Super group

This feature is big news: now you don’t have to choose which correlation technique to use; you can instead use all of them together.


The Event Manager solution retains the legacy Netcool Operations Insight WebGUI for backwards compatibility however adds an all new User Experience. The new UX has a fresh new look, and is based on the latest web UI technologies. It has a cleaner, more intuitive feel, and seamlessly brings together all the various correlation, analytical, and functional capabilities.


From here, the user can see extensive information about each grouping of events. First, the correlation columns on the right shows how each event has come to be included in the group. Some events are members of multiple groups and clicking on the grouping buttons shows more detail. Second, the Topology column shows which of the resources represented in the group of events are found in the topology. The Seasonal column shows if any of the events exhibit any Seasonal characteristics (appearing at a predictable time of the day or day of the month). The Runbook column shows if any of the events have any Runbooks available for execution. Runbook Automation is a new capability in Event Manager and provides a means whereby SMEs can author Runbooks for commonly occurring issues that have well-defined resolutions. The Probable Cause column shows each event's probable cause score. The higher the score, the more likely the event is of being the cause of the current problem. The event or events with the highest score are marked in blue, to indicate they are the highest. In this example, the excessive CPU usage on the hypervisor is the likely probable cause of the current issue, and is in-turn causing the issues on the underlying dependent systems.


Event Manager provides transparency to the Event Analytics by providing contextual detail of the analysis. The screen shot above shows the summary information presented to users when any of the temporal grouping buttons are clicked. By clicking on "More information", the user can then inspect the full historic occurrences of all the previous groupings seen, as shown in the example below.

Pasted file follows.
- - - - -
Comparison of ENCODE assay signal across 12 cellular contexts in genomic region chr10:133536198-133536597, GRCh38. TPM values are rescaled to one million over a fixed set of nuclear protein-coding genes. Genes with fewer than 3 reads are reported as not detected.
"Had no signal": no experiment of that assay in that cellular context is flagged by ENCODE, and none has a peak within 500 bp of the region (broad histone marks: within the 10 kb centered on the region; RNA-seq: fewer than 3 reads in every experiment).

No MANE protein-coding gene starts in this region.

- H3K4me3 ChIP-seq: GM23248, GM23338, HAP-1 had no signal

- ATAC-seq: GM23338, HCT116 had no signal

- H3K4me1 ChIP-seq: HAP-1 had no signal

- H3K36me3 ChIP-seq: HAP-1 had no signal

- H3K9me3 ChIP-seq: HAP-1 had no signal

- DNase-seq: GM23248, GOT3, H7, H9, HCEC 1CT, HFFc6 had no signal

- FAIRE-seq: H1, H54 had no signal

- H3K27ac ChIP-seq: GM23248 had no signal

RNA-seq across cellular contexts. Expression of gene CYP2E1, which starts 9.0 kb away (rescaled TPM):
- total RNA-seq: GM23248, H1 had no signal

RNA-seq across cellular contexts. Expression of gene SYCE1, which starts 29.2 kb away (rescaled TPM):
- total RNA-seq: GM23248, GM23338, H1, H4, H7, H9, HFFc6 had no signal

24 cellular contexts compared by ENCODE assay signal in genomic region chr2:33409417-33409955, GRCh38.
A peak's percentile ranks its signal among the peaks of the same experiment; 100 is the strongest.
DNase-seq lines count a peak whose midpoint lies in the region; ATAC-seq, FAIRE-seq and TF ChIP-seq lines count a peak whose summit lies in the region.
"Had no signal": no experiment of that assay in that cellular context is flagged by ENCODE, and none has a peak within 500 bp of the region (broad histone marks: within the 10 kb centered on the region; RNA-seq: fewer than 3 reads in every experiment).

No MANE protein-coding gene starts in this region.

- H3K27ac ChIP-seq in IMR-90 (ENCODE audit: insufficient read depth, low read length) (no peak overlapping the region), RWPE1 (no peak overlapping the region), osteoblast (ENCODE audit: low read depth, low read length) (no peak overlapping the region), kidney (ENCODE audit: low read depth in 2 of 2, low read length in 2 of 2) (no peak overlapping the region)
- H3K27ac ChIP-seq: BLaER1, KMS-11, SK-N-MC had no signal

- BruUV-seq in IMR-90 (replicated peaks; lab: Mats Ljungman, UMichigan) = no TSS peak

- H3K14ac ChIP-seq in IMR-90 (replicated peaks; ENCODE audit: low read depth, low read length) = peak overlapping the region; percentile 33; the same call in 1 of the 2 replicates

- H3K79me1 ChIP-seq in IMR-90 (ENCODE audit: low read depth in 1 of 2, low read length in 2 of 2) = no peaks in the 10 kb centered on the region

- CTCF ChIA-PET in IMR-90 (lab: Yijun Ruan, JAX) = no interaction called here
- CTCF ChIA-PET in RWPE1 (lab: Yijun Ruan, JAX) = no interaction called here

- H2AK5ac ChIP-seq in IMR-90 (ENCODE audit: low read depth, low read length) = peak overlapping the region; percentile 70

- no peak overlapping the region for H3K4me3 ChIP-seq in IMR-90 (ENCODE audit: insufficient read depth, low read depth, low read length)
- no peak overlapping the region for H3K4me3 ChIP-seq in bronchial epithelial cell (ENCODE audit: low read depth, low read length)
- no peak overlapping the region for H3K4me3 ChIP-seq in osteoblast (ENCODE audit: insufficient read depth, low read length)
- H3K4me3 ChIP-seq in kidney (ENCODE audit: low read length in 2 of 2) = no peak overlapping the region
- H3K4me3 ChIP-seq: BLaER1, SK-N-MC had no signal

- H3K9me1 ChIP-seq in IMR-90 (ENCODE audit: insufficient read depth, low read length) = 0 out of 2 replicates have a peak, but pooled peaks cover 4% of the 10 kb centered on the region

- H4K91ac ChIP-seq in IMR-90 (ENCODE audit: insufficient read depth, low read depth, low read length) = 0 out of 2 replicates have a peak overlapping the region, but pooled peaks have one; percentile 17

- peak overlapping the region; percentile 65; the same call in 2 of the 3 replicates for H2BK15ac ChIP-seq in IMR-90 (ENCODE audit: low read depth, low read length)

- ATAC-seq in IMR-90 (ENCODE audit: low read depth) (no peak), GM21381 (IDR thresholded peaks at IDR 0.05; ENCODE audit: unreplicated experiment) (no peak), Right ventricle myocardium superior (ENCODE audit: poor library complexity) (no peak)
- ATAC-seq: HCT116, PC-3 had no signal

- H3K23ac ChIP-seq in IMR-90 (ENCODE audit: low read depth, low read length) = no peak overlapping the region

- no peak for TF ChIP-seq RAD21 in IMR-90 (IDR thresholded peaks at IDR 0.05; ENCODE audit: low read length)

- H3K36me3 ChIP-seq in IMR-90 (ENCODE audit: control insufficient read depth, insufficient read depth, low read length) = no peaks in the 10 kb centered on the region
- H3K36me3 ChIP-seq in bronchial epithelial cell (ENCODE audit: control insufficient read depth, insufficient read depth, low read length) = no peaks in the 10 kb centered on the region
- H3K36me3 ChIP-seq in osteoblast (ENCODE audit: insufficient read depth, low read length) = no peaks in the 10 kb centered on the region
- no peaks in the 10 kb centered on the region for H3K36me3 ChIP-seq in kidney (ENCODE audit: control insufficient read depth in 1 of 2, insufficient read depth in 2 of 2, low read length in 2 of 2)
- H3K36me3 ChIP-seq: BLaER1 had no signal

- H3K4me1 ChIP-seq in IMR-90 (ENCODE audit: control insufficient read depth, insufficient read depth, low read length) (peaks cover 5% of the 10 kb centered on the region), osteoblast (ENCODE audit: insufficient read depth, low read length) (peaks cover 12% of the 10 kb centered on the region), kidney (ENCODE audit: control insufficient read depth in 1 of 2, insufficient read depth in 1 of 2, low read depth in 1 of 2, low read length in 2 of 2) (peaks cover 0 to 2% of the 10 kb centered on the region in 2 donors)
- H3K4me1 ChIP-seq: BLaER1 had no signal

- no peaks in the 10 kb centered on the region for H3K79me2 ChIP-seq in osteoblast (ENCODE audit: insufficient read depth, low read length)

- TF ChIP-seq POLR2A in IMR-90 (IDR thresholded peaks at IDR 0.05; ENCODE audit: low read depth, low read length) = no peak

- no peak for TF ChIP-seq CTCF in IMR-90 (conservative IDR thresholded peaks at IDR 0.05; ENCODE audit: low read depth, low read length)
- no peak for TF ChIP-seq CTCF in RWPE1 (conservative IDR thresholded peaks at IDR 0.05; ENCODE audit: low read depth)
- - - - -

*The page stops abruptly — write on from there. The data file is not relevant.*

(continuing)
Being able to see the context behind machine learning and AI methodology is essential for gaining trust in the actions it takes. This is why Event Manager provides extensive visibility of such screens to give so-called "explainable AI".

Similarly, if the user clicks on the Seasonal button for the "Weekly backup" event, they can inspect the nature of its Seasonality.



In Netcool Operations Insight 1.5 and earlier, the Event Analytics engine worked off the contents of the REPORTER database to do its analysis. This meant when an analytics configuration was run, the Event Analytics engine would pull the selected dataset from the target database, do its processing, and then tabulate the results. In practice, this caused some issues for some clients. First, poorly performing databases, or ones that contained enormous amounts of event data, were taking inordinate amounts of time to analyse. This also resulted in time-out issues in the UI when users queried the system for historic event occurrences. Second, many REPORTER databases are not deployed in a best-practice manner. In some cases, columns required by the analytics were missing or used for other purposes. This meant the analytics could not run, or may yield no meaningful results.

The new Event Analytics engine in Event Manager and also in Netcool Operations Insight 1.6 now has no reliance on the REPORTER database. It takes a direct feed from the ObjectServer and stores internally everything it needs to do analytics and drive the UI. In practice, this makes it all work much faster, and dramatically improves the user experience. Note that it is possible to prime the new event analytics engine with historic event data, if you have it. Event Manager and Netcool Operations Insight 1.6 both come with a utility that can be used to ingest data from your REPORTER database, to get off to a fast start. It is no longer a required component at deployment time however, and it does not rely on it subsequently.